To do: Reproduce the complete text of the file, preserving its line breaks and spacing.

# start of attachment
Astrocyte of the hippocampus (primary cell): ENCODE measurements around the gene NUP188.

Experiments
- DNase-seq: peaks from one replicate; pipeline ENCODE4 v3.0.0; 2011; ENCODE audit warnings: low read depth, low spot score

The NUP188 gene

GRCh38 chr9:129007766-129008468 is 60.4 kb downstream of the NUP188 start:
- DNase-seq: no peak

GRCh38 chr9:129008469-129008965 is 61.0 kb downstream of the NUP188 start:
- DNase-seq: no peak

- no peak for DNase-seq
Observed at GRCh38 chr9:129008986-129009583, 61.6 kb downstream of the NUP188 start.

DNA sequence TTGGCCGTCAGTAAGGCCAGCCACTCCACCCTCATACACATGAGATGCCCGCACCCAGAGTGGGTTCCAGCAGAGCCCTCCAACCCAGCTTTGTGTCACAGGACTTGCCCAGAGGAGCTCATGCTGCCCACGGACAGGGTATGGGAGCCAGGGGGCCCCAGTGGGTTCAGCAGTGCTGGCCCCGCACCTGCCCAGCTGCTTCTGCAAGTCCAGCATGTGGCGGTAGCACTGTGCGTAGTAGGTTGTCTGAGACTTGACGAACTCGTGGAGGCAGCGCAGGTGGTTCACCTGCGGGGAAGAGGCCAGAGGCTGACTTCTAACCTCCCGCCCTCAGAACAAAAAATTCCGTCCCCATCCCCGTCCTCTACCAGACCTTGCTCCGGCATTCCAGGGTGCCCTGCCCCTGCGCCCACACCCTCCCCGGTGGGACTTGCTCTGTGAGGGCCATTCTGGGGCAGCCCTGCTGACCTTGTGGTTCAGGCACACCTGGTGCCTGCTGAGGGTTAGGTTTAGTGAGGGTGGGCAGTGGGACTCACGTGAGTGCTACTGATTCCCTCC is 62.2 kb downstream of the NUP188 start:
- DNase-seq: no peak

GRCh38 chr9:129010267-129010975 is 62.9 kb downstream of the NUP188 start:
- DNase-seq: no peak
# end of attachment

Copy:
Astrocyte of the hippocampus (primary cell): ENCODE measurements around the gene NUP188.

Experiments
- DNase-seq: peaks from one replicate; pipeline ENCODE4 v3.0.0; 2011; ENCODE audit warnings: low read depth, low spot score

The NUP188 gene

GRCh38 chr9:129007766-129008468 is 60.4 kb downstream of the NUP188 start:
- DNase-seq: no peak

GRCh38 chr9:129008469-129008965 is 61.0 kb downstream of the NUP188 start:
- DNase-seq: no peak

- no peak for DNase-seq
Observed at GRCh38 chr9:129008986-129009583, 61.6 kb downstream of the NUP188 start.

DNA sequence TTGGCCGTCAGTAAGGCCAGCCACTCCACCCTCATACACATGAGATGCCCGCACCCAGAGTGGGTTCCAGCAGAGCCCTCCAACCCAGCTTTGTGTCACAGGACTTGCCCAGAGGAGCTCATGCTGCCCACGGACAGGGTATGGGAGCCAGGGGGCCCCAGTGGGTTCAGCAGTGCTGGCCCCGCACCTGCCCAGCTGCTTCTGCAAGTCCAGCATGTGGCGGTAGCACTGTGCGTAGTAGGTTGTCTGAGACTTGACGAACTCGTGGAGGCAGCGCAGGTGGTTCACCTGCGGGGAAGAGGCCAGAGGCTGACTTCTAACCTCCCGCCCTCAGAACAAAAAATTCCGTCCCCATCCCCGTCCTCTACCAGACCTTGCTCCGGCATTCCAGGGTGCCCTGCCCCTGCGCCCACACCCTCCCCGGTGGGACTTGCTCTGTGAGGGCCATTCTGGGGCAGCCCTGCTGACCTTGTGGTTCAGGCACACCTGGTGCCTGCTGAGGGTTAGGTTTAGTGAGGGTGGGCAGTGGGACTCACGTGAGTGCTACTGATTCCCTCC is 62.2 kb downstream of the NUP188 start:
- DNase-seq: no peak

GRCh38 chr9:129010267-129010975 is 62.9 kb downstream of the NUP188 start:
- DNase-seq: no peak